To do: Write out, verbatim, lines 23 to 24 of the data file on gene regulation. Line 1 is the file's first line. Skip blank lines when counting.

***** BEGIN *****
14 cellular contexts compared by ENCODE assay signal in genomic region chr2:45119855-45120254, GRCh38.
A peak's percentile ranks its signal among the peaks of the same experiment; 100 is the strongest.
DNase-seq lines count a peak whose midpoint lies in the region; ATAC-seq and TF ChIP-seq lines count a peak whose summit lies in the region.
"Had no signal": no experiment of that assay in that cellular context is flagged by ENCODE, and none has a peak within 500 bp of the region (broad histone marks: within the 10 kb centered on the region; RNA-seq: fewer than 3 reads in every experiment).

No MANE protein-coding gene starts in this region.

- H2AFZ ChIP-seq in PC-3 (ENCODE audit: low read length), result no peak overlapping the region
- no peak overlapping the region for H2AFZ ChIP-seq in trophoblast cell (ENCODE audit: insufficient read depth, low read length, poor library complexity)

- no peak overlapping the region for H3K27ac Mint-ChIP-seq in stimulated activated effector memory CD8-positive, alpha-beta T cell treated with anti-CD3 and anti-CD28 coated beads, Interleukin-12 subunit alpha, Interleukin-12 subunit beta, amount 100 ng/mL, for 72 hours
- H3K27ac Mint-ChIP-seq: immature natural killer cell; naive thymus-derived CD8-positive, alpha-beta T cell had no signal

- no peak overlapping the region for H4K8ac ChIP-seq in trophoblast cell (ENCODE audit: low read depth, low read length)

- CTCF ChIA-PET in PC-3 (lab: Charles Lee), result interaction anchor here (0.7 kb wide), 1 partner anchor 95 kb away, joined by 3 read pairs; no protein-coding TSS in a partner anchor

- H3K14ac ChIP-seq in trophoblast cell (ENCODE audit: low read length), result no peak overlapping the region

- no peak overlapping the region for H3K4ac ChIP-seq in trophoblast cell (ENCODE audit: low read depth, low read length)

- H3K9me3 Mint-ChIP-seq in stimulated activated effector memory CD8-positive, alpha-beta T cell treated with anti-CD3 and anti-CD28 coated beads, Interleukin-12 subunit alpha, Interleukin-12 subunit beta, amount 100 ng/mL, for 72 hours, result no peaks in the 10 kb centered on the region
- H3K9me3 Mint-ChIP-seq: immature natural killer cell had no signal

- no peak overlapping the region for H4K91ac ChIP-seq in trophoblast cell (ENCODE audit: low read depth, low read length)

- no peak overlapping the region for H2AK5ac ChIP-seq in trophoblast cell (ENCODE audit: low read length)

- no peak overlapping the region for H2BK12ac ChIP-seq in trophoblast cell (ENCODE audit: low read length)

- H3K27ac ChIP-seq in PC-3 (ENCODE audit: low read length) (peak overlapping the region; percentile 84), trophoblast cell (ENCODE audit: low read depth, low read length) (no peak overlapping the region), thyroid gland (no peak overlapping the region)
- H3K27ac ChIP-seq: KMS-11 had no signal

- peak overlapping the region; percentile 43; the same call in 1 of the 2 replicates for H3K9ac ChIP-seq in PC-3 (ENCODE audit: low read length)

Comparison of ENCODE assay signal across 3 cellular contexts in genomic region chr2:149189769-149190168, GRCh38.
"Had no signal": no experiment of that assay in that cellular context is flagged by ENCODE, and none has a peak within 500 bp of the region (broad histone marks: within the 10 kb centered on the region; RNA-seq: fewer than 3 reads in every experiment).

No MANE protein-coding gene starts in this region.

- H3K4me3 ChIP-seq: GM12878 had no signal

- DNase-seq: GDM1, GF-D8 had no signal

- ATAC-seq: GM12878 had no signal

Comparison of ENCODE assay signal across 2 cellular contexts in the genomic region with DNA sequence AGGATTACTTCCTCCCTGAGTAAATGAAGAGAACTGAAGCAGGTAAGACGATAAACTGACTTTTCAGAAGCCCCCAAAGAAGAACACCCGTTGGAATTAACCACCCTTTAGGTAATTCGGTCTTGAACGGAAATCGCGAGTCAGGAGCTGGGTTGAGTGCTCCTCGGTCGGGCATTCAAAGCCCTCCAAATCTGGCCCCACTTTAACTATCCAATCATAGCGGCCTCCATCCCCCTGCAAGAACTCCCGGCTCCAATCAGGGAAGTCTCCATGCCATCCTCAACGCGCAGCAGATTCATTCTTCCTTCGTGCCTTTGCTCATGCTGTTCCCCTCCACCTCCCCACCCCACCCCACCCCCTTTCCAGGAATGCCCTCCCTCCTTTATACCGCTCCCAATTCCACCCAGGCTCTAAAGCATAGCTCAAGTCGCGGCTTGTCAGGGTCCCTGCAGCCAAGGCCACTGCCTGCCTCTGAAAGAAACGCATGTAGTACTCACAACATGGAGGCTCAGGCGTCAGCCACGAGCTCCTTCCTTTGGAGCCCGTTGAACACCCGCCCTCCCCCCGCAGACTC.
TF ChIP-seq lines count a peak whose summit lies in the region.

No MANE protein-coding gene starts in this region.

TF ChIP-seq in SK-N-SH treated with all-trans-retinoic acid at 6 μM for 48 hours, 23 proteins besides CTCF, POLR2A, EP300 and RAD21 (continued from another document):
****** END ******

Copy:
"Had no signal": no experiment of that assay in that cellular context is flagged by ENCODE, and none has a peak within 500 bp of the region (broad histone marks: within the 10 kb centered on the region; RNA-seq: fewer than 3 reads in every experiment).

No MANE protein-coding gene starts in this region.